If you ever tire of endless rounds of Danish sandwiches, a wide variety of alternative street food awaits. Familiar items such as hotdogs become decidedly gourmet in the hands of a skilled Danish street vendor.
Pølsevogn (hot dog stands/carts) are everywhere and offer choices ranging from boiled red sausage to the ristet, a traditional sausage smothered in mustard, ketchup, and remoulade, and topped off with roasted onions and pickles.
Something's Forgotten in the State of Denmark
It’s hard to overstate the importance of Danish culture to the very foundation of the European state. But their influence stretches further than you might think.
When, for example, Walt Disney visited Copenhagen’s world-famous Tivoli Gardens, he was so enamored that he resolved to create a similar park of his own. He named it Disneyland.
Inventor Jens Olsen’s World Clock calculates global times, dates, and planetary positions, and has an operational lifespan of 2,500 years. Fellow Danish inventor Janus Friss created various internet businesses including Skype, a company he sold to Microsoft for a cool $8.5 billion.
Denmark is a land overbrimming with talent and optimism. Thankfully, this national zest for life has had a positive effect on the quality of life. Demark is not only the least corrupt nation in the world, but it’s also one of the most satisfied. The World Happiness Report began life in 2012, and since that time, Denmark has topped the list on two separate occasions.
Unsurprisingly for the country that gave us Lego, the Danish are world class builders too. World Heritage sights such as the 12th century Roskilde Cathedral stand shoulder to shoulder with other magnificent structures built to last.
For a small country, there sure is a lot to do. The capital alone provides more than enough reasons to visit.
Coping in Copenhagen
Copenhagen is a city of mixed emotions. It lacks the familiarity of London, the Bohemian ambiance of Amsterdam, or even the intimacy of a Mediterranean climate.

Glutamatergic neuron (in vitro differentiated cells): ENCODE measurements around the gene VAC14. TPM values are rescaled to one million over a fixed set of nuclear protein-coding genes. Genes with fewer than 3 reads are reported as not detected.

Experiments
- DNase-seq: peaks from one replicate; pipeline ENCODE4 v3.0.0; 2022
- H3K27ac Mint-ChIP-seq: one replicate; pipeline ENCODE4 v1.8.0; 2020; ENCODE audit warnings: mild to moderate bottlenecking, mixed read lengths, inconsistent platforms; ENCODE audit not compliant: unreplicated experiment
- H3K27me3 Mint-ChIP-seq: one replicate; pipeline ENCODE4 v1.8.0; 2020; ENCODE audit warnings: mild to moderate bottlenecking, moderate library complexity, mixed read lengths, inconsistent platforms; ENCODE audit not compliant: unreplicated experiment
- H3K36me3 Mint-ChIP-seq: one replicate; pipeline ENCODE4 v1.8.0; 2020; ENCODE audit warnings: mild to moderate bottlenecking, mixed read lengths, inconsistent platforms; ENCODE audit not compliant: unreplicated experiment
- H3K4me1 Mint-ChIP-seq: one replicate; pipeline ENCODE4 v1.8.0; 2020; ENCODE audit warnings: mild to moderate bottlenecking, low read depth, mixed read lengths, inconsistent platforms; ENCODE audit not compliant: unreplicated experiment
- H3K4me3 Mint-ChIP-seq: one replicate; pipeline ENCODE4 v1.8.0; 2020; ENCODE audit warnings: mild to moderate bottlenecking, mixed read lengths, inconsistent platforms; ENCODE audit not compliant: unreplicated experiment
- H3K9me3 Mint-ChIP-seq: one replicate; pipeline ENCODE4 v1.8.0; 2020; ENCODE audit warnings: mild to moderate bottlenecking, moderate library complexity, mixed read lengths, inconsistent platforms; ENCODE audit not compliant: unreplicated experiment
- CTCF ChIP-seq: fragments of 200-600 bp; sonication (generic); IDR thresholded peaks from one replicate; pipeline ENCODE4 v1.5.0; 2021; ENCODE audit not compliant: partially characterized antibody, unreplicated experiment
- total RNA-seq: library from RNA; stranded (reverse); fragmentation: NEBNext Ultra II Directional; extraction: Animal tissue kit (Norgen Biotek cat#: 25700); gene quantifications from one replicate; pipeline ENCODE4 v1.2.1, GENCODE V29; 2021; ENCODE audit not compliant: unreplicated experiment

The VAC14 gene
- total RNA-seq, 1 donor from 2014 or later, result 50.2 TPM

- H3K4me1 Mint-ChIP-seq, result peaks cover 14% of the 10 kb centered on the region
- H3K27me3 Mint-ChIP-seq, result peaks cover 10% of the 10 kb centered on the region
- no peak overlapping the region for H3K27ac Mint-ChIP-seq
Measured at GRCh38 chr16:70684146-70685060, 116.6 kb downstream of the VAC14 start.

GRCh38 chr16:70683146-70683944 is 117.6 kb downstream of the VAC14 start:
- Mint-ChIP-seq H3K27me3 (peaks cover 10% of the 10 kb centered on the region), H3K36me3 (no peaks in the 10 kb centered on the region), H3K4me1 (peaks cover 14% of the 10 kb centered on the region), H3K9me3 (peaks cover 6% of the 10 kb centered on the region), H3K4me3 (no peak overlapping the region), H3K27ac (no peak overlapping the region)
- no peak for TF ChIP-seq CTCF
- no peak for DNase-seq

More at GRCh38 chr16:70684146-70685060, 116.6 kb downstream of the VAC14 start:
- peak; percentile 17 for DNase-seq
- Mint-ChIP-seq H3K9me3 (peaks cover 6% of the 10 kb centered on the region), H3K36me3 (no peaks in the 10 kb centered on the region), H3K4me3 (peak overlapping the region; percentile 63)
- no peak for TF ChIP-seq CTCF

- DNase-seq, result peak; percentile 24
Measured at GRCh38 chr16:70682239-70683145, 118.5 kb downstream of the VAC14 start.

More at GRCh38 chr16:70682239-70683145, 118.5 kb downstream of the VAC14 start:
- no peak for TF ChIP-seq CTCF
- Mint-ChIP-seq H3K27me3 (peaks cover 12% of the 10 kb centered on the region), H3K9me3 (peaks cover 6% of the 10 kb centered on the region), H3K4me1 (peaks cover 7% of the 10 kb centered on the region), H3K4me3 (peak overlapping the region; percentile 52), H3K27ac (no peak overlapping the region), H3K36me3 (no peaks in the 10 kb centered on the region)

It's perhaps surprising then that one of the lesser known Denmark facts out there is that the Danish capital is considered to be one of the most beautiful cities in Europe, second only to Paris, according to some lists.
The endless streams of silvery canals are so clean that locals fish in them for their supper. Tourists can as well so long as they remember to get themselves a license first. A daily pass costs around $6 to $7 while an annual one runs at $25 to $27.
Meanwhile, accommodation is plentiful and transport affordable. There's so much to see and do that you're unlikely to get bored along the way. Visit Copenhagen is an excellent resource for those interested in learning more about what the city has to offer.
The train drain
For those visiting Denmark from nearby Germany, traveling into Copenhagen by train is recommended. A first-class ticket from Berlin to Copenhagen is going to set you back around $250 to $490.
The journey lasts about seven hours but takes you through some of the most stunning scenery found in Europe. The slower pace is most welcome.
Matter of Facts
And if none of these Denmark facts entice or surprise well, not to worry -- hidden treasures abound.
It's a place that houses the world’s oldest musical instruments, the Lur, a curved horn first blown by our ancestors over 3000 years ago. Denmark also boasts the world’s oldest continuous monarchy. Queen Margrethe II's line stretches back over 1000 years.
A notoriously windy place, Danish people -- along with all the other Scandinavians -- combat the wild weather by consuming more coffee per capita than anyone else in the world. Visitors to Klitmøller (so-called Cold Hawaii) might need more than a cup of joe to warm them.
Sure, it's something of a surfer's paradise, but when the season opens in March, the water temperatures are a chilly 36 to 43 degrees Fahrenheit (F).
And these are just a few of the things you might not know about this island nation. A beautiful country with much to admire, the real Denmark facts are the ones you discover for yourself. The hidden coves, the forgotten villages, and the stunning vistas await nature lovers.
For city slickers, the vibrant nightlife, excellent eateries, and magnificent architecture have much to offer. So sure, Denmark is a land of contradictions, but as a travel destination, it rarely disappoints.
Have you ever traveled to Denmark? Do you know of any facts we didn't mention? Tell us about it in the comments!